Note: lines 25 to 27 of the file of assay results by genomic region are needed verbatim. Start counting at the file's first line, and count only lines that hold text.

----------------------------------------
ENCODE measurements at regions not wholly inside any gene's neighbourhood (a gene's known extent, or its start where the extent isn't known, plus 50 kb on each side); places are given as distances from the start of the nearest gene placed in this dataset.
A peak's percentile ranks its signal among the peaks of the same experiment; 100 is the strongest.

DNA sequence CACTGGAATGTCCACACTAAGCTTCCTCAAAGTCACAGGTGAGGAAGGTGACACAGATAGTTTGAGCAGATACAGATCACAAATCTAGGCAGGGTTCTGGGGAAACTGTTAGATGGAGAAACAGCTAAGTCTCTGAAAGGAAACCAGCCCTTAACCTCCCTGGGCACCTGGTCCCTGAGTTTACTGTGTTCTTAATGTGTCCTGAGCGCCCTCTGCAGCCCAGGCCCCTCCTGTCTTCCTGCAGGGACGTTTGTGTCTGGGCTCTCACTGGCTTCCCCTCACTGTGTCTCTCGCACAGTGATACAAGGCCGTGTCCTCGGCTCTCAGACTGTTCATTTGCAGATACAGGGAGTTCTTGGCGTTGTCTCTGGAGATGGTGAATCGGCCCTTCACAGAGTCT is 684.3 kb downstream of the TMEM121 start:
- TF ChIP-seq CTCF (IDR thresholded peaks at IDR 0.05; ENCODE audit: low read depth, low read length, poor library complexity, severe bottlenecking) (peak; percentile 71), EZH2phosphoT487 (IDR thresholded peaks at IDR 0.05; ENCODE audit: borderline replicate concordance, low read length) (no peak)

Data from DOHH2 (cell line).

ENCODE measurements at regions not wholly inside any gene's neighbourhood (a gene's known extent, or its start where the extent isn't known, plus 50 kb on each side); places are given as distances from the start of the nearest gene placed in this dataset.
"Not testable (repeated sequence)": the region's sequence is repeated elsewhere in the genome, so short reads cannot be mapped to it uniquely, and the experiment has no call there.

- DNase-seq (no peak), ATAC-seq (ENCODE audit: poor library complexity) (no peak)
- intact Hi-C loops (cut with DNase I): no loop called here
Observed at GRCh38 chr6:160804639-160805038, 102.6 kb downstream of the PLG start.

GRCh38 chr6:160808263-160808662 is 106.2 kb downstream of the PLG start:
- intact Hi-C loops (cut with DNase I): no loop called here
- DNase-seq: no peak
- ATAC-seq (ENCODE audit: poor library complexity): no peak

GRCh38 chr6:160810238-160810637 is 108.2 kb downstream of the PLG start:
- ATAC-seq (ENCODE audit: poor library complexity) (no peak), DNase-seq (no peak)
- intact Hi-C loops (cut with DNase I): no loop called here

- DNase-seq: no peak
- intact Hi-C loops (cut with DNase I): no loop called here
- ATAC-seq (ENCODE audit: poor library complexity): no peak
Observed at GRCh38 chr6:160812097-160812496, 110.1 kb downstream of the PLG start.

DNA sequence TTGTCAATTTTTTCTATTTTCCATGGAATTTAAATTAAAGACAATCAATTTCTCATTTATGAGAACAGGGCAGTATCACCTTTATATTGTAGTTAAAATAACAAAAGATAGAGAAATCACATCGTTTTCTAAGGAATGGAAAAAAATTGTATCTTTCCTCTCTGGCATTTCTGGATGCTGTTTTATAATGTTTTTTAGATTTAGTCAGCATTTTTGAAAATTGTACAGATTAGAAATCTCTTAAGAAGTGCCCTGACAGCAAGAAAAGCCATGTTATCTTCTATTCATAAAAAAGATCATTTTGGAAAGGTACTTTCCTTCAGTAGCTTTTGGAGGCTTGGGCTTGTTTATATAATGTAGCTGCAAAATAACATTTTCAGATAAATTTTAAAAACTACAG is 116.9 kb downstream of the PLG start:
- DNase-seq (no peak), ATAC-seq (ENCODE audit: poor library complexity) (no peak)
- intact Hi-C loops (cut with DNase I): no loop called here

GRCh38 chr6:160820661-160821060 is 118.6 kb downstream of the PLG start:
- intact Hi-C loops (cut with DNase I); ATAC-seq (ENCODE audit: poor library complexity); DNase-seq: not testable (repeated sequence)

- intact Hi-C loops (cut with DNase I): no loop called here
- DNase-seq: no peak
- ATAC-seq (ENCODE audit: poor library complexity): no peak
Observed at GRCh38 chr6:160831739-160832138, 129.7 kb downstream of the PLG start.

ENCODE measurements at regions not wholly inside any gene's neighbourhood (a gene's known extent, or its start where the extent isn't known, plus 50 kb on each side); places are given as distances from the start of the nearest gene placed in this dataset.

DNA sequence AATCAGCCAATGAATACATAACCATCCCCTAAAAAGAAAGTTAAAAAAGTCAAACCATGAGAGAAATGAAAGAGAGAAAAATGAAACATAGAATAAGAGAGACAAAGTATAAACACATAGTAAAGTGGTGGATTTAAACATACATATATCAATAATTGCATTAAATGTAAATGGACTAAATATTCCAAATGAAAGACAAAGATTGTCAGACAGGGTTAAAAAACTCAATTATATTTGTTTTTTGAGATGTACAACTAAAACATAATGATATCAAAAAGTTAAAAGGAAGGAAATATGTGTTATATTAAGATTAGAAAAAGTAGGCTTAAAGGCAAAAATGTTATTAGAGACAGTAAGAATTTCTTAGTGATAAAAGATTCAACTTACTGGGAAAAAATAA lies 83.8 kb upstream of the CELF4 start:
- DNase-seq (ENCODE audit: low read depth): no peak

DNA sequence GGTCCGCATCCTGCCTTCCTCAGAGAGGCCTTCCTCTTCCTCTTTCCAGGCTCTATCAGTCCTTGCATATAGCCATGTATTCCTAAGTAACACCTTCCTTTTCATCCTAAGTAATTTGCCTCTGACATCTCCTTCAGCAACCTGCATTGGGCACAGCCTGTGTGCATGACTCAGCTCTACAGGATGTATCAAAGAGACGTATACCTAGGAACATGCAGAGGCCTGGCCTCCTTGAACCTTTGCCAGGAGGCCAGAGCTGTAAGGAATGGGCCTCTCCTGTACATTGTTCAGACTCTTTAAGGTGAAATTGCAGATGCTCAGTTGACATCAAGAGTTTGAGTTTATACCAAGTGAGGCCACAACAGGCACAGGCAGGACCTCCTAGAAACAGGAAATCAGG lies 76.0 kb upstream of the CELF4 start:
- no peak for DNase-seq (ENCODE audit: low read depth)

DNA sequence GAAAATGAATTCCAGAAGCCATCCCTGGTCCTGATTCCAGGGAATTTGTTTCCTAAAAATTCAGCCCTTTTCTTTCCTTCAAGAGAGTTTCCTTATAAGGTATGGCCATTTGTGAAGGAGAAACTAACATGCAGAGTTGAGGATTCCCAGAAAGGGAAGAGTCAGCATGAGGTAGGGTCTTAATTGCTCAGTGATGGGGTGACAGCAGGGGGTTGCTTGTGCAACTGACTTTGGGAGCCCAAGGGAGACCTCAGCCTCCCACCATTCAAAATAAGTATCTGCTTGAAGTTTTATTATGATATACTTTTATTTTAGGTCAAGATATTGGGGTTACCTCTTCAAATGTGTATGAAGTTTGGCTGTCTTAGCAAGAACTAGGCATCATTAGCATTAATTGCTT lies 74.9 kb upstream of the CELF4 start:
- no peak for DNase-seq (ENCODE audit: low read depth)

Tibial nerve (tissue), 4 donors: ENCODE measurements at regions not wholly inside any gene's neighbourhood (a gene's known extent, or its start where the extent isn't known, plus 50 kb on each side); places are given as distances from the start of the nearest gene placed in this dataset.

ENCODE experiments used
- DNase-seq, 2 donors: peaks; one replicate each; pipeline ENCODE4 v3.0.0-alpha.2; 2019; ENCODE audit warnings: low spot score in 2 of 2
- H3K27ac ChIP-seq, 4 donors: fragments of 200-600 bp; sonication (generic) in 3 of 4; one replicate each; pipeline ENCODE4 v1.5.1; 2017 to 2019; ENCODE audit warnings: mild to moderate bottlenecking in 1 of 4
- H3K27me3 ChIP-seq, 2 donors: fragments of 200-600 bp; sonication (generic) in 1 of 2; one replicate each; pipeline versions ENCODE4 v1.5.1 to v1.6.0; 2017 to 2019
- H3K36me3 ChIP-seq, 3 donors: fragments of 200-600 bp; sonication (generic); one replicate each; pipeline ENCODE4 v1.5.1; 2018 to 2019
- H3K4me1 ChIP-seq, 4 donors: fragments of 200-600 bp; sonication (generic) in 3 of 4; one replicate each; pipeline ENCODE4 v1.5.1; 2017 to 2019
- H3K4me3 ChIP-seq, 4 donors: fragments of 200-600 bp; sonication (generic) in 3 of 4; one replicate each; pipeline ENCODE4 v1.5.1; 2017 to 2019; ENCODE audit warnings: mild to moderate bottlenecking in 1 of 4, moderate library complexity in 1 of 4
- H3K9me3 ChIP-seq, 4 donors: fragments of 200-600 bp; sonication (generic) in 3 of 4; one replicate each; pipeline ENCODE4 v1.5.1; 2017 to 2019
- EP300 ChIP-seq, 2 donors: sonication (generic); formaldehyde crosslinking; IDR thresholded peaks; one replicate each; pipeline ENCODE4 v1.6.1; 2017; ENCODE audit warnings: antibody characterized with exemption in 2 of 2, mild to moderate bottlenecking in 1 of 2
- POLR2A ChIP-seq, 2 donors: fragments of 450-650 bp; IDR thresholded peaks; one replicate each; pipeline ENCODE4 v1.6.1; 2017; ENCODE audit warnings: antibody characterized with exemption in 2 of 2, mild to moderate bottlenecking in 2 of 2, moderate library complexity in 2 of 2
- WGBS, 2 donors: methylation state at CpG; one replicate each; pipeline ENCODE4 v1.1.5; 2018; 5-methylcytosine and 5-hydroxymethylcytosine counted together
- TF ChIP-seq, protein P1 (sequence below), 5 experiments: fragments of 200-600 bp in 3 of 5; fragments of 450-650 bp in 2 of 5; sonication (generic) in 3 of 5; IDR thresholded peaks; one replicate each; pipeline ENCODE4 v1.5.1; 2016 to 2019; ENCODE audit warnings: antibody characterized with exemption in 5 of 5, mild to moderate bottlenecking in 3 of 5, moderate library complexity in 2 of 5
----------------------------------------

GRCh38 chr6:160820661-160821060 is 118.6 kb downstream of the PLG start:
- intact Hi-C loops (cut with DNase I); ATAC-seq (ENCODE audit: poor library complexity); DNase-seq: not testable (repeated sequence)

- intact Hi-C loops (cut with DNase I): no loop called here